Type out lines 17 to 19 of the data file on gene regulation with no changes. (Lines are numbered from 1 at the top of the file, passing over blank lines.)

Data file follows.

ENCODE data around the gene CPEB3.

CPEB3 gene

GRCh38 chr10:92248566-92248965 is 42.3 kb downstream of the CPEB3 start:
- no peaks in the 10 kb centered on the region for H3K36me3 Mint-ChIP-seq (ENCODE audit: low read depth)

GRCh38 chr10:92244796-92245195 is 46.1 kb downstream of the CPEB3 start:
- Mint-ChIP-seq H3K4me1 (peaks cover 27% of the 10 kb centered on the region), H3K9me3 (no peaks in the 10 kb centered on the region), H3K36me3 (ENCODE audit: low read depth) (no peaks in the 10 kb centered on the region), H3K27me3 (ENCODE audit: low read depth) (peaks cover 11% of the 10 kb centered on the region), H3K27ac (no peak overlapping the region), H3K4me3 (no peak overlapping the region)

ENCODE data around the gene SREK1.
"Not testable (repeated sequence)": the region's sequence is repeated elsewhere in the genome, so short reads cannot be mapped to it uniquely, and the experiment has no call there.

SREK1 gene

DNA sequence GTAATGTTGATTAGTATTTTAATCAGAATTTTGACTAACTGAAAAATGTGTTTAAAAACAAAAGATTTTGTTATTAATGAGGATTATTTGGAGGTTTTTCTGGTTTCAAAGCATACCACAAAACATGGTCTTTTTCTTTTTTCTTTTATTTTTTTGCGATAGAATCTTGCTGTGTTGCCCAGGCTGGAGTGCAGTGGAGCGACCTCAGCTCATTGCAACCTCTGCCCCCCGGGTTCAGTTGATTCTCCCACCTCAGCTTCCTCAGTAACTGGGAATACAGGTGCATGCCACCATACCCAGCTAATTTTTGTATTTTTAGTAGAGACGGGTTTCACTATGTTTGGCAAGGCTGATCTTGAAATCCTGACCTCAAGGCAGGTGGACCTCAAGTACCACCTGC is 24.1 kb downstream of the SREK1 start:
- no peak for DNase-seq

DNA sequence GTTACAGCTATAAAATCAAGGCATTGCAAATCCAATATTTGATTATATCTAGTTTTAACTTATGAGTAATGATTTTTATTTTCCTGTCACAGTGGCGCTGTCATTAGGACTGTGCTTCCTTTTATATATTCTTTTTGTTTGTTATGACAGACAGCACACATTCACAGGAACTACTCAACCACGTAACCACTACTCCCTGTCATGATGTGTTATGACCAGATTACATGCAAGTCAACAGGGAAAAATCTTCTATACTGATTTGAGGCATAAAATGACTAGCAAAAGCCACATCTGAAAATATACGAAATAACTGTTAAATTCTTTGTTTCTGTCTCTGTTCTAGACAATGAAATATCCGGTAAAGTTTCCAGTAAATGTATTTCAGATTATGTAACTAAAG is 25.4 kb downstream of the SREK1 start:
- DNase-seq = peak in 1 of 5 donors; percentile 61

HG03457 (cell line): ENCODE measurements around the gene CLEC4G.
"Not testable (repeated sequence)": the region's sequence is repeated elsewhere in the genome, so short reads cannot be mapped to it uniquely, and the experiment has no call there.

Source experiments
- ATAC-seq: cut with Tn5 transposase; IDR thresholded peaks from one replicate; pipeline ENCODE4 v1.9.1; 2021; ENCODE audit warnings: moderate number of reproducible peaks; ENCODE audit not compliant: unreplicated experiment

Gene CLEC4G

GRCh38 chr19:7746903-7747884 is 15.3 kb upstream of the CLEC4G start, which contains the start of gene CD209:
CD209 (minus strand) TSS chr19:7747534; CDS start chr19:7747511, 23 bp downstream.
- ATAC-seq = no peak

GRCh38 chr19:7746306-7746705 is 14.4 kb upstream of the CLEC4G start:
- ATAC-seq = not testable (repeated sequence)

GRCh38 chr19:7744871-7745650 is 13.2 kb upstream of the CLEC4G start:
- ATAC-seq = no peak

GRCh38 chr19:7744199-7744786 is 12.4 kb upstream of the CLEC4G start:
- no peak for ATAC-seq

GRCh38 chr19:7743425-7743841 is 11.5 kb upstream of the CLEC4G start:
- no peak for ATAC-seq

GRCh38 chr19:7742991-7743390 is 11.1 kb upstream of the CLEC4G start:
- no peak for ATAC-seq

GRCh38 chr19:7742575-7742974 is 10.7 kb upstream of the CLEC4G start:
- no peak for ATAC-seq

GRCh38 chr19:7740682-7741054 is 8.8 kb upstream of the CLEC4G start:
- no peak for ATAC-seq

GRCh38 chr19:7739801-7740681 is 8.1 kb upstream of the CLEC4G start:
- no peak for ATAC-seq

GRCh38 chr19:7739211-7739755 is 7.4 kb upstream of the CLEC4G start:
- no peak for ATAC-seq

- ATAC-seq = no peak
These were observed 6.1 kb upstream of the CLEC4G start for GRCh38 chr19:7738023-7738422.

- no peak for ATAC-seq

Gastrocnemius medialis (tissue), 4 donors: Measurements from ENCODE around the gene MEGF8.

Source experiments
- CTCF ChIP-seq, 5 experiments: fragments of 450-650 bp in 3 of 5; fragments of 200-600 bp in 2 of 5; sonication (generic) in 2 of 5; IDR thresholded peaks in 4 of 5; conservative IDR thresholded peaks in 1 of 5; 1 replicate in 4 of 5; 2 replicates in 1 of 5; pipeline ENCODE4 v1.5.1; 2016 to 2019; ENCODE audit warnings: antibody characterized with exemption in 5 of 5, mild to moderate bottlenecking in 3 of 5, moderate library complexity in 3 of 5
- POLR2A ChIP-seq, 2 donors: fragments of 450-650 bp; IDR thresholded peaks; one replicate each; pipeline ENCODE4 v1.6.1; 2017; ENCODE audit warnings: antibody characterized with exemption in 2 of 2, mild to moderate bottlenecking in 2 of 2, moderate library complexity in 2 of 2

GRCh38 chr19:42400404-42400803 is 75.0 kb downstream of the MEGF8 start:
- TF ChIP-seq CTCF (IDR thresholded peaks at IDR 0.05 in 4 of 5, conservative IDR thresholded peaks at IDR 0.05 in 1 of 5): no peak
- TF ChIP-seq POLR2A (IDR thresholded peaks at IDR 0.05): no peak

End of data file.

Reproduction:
- ATAC-seq: cut with Tn5 transposase; IDR thresholded peaks from one replicate; pipeline ENCODE4 v1.9.1; 2021; ENCODE audit warnings: moderate number of reproducible peaks; ENCODE audit not compliant: unreplicated experiment

Gene CLEC4G

GRCh38 chr19:7746903-7747884 is 15.3 kb upstream of the CLEC4G start, which contains the start of gene CD209: